Commienst voted -1 on this story.

Get the facts straight. The french government wants to be able to see the source code of the software they use it does not have to be open software. The software companies would have to be willing to give the french government a license to use the source code of the programs they are buying.

Pointer to law (none / 0) (#25)
by kmself on Wed Apr 26, 2000 at 03:23:27 PM EST

Actually, the article doesn't really do much in the way of describing particulars of the law, it's mostly about Microsoft's response. Anyone got a pointer to a more detailed analysis or a translation of the law itself?

The Wired article did say "freely available", and tosses out the phrase "open source". It appears that this is the intent, unless you have different information you'd care to share.

--
Karsten M. Self
SCO -- backgrounder on Caldera/SCO vs IBM
Support the EFF!!
There is no K5 cabal.
[ Parent ]

Re: Get the facts straight. The french... (none / 0) (#33)
by evro on Thu Apr 27, 2000 at 08:38:42 PM EST

Well, I did include a link to the story, so even though I got it wrong (I guess I didn't articulate it very well) nobody was going to be too terribly confused by it.
---
"Asking me who to follow -- don't ask me, I don't know!"
[ Parent ]
Re: Get the facts straight. The french... (none / 0) (#34)
by Commienst on Fri Apr 28, 2000 at 11:27:41 PM EST

I can only speak for myself when I say this. I do not go reading every article linked in a writeup on Kuro5hin. I only read the articles to writeups I am truly interested in.

Not everyone read the article so some people depend on writeups for the information.

[ Parent ]

this could make things interesting.... (1.00 / 1) (#5)
by mr. creep on Tue Apr 25, 2000 at 11:43:22 PM EST

mr. creep voted 1 on this story.

this could make things interesting.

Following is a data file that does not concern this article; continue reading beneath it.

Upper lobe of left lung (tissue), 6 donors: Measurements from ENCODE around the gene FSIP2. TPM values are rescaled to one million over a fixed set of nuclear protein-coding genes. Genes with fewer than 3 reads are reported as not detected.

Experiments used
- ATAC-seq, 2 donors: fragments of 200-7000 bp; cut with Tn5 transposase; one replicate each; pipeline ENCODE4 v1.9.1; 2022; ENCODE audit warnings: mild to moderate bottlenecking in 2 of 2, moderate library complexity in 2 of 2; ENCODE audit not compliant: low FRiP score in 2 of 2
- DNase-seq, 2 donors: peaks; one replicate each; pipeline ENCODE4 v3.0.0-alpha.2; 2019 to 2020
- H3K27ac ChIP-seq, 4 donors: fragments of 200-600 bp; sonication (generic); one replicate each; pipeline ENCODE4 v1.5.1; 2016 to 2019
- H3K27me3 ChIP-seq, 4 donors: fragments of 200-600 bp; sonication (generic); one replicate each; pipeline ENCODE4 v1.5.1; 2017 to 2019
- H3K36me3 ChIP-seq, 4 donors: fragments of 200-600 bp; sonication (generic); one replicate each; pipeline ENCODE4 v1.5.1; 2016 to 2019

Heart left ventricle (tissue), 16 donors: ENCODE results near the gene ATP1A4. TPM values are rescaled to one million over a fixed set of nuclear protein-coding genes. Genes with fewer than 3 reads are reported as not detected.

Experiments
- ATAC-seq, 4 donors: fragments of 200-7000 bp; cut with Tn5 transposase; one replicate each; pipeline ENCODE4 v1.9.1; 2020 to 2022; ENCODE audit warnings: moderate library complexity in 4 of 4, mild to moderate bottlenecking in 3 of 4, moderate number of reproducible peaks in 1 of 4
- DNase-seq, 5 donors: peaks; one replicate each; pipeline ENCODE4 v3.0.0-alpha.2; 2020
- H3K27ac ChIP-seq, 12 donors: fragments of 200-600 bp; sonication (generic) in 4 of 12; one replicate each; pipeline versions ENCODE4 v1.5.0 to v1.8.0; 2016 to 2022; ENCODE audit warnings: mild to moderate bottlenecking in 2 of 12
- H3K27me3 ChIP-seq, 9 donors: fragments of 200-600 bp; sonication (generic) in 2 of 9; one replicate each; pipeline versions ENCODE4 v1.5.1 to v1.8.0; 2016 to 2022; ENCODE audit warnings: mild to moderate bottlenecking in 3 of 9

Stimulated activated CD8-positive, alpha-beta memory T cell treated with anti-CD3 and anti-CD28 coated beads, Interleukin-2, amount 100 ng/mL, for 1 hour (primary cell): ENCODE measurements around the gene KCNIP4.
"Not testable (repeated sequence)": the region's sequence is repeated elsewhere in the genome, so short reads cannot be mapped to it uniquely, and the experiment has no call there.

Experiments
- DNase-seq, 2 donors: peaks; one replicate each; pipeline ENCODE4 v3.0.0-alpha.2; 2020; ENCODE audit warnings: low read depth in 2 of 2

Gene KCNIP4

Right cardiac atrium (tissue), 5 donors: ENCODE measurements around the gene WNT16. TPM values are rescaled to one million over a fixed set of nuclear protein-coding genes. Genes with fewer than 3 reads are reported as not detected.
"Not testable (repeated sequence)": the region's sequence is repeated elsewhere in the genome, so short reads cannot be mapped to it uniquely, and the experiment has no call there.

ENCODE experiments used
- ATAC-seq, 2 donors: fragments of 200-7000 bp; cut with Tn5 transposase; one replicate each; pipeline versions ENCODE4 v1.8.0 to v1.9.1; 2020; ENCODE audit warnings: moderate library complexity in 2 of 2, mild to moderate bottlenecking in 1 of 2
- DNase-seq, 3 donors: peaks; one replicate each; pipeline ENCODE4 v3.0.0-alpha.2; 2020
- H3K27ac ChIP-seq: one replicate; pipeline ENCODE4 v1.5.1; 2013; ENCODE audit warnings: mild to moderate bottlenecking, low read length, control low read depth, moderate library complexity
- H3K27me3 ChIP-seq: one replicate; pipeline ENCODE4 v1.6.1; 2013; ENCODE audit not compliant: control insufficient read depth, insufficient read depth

--
brian - geeknik.net

I think this is a good topic but I ... (4.00 / 2) (#13)
by pvg on Tue Apr 25, 2000 at 11:45:39 PM EST

pvg voted -1 on this story.

I think this is a good topic but I think the submission is a little misleading. I wish there was some option to say 'this submission needs to be corrected/expanded/beefed up/etc rather than a plain 'Dump it!'. The law does not require <a href=http://www.gnu.org/philosophy/free-sw.html>free software or even <a href=http://www.perens.com/OSD.html>OSI-style open source. See the <a href=http://www.osslaw.org/pr_en.html>press release and FAQ. The GPL is not being written into law.

This makes prefect sense, from an e... (3.00 / 1) (#15)
by hooty on Wed Apr 26, 2000 at 12:55:39 AM EST

hooty voted 1 on this story.

This makes prefect sense, from an economic point of view. Governments should be doing this, so they are not beholden to some company.

I have always been puzzled by why A... (3.00 / 1) (#6)
by mattc on Wed Apr 26, 2000 at 02:25:23 AM EST

mattc voted 1 on this story.

I have always been puzzled by why ANY government would use software that doesn't come with the source.. isn't it a security risk? What if a government agency wants to modify a program or patch a bug? What if Microsoft wants to get revenge on the US government for breaking them up? Sounds like a recipe for trouble.

Selling a government software without the source is like selling an army jeep with the hood welded shut! Ridiculous!

France is fucking crazy. To curb u... (1.00 / 1) (#9)
by skim123 on Wed Apr 26, 2000 at 02:38:43 AM EST

skim123 voted 1 on this story.

France is fucking crazy. To curb unemployment they required that no workers be able to work over 35 hours a week. Ugh.

Money is in some respects like fire; it is a very excellent servant but a terrible master.
PT Barnum


Re: France is fucking crazy. To curb u... (none / 0) (#20)
by nictamer on Wed Apr 26, 2000 at 09:56:25 AM EST

I work to live, and do not live to work. YMMV
--
Religion is for sheep.
[ Parent ]
Re: France is fucking crazy. To curb u... (none / 0) (#23)
by mattc on Wed Apr 26, 2000 at 10:49:35 AM EST

What's wrong with that? It seems like a good idea to me. 40 hours a week is too long anyway.. people should be allowed to spend more time with their families.

[ Parent ]
Re: France is fucking crazy. To curb u... (none / 0) (#30)
by skim123 on Thu Apr 27, 2000 at 05:53:38 PM EST

What's wrong with that!?!?! Dude, it restricts freedom! Why should the government be able to tell me that I can't work more than 35 hours a week! What if I want to work more, why in God's name should the government be able to tell me that I can't!?!

There were many protests by truckers when the law was first passed, since they enjoy the overtime pay.

Money is in some respects like fire; it is a very excellent servant but a terrible master.
PT Barnum


[ Parent ]
Re: France is fucking crazy. To curb u... (none / 0) (#26)
by rongen on Wed Apr 26, 2000 at 05:00:52 PM EST